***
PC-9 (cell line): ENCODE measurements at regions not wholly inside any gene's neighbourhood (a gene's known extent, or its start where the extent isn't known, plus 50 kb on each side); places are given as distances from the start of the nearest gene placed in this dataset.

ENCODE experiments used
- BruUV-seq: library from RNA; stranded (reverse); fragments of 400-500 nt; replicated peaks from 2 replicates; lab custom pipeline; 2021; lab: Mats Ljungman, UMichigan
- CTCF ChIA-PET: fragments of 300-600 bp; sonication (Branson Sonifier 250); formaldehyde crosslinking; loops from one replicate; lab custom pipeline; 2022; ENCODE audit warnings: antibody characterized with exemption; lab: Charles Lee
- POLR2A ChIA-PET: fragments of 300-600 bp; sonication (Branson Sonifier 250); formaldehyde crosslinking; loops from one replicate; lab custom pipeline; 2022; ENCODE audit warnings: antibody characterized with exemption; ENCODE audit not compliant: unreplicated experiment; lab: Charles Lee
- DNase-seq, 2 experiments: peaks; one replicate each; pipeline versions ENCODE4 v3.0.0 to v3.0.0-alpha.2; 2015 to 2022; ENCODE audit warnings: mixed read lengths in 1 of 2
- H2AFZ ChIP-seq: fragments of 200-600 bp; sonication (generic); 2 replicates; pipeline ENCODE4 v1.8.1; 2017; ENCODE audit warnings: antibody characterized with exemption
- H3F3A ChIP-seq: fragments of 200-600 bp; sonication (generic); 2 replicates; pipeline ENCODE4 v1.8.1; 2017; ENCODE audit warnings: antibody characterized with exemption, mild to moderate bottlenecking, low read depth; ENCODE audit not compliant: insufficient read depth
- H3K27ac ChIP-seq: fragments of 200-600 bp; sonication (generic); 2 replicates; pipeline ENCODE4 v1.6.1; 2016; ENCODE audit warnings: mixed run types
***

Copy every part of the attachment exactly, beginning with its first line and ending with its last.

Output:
PC-9 (cell line): ENCODE measurements at regions not wholly inside any gene's neighbourhood (a gene's known extent, or its start where the extent isn't known, plus 50 kb on each side); places are given as distances from the start of the nearest gene placed in this dataset.

ENCODE experiments used
- BruUV-seq: library from RNA; stranded (reverse); fragments of 400-500 nt; replicated peaks from 2 replicates; lab custom pipeline; 2021; lab: Mats Ljungman, UMichigan
- CTCF ChIA-PET: fragments of 300-600 bp; sonication (Branson Sonifier 250); formaldehyde crosslinking; loops from one replicate; lab custom pipeline; 2022; ENCODE audit warnings: antibody characterized with exemption; lab: Charles Lee
- POLR2A ChIA-PET: fragments of 300-600 bp; sonication (Branson Sonifier 250); formaldehyde crosslinking; loops from one replicate; lab custom pipeline; 2022; ENCODE audit warnings: antibody characterized with exemption; ENCODE audit not compliant: unreplicated experiment; lab: Charles Lee
- DNase-seq, 2 experiments: peaks; one replicate each; pipeline versions ENCODE4 v3.0.0 to v3.0.0-alpha.2; 2015 to 2022; ENCODE audit warnings: mixed read lengths in 1 of 2
- H2AFZ ChIP-seq: fragments of 200-600 bp; sonication (generic); 2 replicates; pipeline ENCODE4 v1.8.1; 2017; ENCODE audit warnings: antibody characterized with exemption
- H3F3A ChIP-seq: fragments of 200-600 bp; sonication (generic); 2 replicates; pipeline ENCODE4 v1.8.1; 2017; ENCODE audit warnings: antibody characterized with exemption, mild to moderate bottlenecking, low read depth; ENCODE audit not compliant: insufficient read depth
- H3K27ac ChIP-seq: fragments of 200-600 bp; sonication (generic); 2 replicates; pipeline ENCODE4 v1.6.1; 2016; ENCODE audit warnings: mixed run types